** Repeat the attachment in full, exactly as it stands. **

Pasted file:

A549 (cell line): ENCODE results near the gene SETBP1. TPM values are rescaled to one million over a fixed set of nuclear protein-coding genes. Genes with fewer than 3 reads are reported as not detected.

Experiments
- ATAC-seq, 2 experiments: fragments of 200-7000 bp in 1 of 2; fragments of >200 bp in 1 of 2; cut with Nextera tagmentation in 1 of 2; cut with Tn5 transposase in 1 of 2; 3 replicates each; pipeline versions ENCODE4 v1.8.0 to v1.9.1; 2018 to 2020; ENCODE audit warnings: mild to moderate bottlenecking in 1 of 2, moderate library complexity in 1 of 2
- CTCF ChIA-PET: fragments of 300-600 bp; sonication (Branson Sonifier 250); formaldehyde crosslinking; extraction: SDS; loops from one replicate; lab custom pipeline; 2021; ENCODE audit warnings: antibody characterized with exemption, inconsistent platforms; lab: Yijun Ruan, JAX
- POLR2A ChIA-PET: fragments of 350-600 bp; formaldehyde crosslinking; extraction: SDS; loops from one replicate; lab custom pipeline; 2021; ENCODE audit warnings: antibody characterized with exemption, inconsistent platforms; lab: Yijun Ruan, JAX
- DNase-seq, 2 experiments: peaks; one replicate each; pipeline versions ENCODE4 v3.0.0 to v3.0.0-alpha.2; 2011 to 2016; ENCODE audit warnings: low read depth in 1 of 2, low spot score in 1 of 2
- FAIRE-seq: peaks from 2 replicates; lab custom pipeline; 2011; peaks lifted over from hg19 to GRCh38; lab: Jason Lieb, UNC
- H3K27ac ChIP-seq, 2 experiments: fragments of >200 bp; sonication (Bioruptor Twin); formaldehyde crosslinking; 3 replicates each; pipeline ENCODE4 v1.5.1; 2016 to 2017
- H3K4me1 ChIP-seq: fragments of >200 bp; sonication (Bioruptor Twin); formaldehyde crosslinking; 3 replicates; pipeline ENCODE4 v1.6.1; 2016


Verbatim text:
A549 (cell line): ENCODE results near the gene SETBP1. TPM values are rescaled to one million over a fixed set of nuclear protein-coding genes. Genes with fewer than 3 reads are reported as not detected.

Experiments
- ATAC-seq, 2 experiments: fragments of 200-7000 bp in 1 of 2; fragments of >200 bp in 1 of 2; cut with Nextera tagmentation in 1 of 2; cut with Tn5 transposase in 1 of 2; 3 replicates each; pipeline versions ENCODE4 v1.8.0 to v1.9.1; 2018 to 2020; ENCODE audit warnings: mild to moderate bottlenecking in 1 of 2, moderate library complexity in 1 of 2
- CTCF ChIA-PET: fragments of 300-600 bp; sonication (Branson Sonifier 250); formaldehyde crosslinking; extraction: SDS; loops from one replicate; lab custom pipeline; 2021; ENCODE audit warnings: antibody characterized with exemption, inconsistent platforms; lab: Yijun Ruan, JAX
- POLR2A ChIA-PET: fragments of 350-600 bp; formaldehyde crosslinking; extraction: SDS; loops from one replicate; lab custom pipeline; 2021; ENCODE audit warnings: antibody characterized with exemption, inconsistent platforms; lab: Yijun Ruan, JAX
- DNase-seq, 2 experiments: peaks; one replicate each; pipeline versions ENCODE4 v3.0.0 to v3.0.0-alpha.2; 2011 to 2016; ENCODE audit warnings: low read depth in 1 of 2, low spot score in 1 of 2
- FAIRE-seq: peaks from 2 replicates; lab custom pipeline; 2011; peaks lifted over from hg19 to GRCh38; lab: Jason Lieb, UNC
- H3K27ac ChIP-seq, 2 experiments: fragments of >200 bp; sonication (Bioruptor Twin); formaldehyde crosslinking; 3 replicates each; pipeline ENCODE4 v1.5.1; 2016 to 2017
- H3K4me1 ChIP-seq: fragments of >200 bp; sonication (Bioruptor Twin); formaldehyde crosslinking; 3 replicates; pipeline ENCODE4 v1.6.1; 2016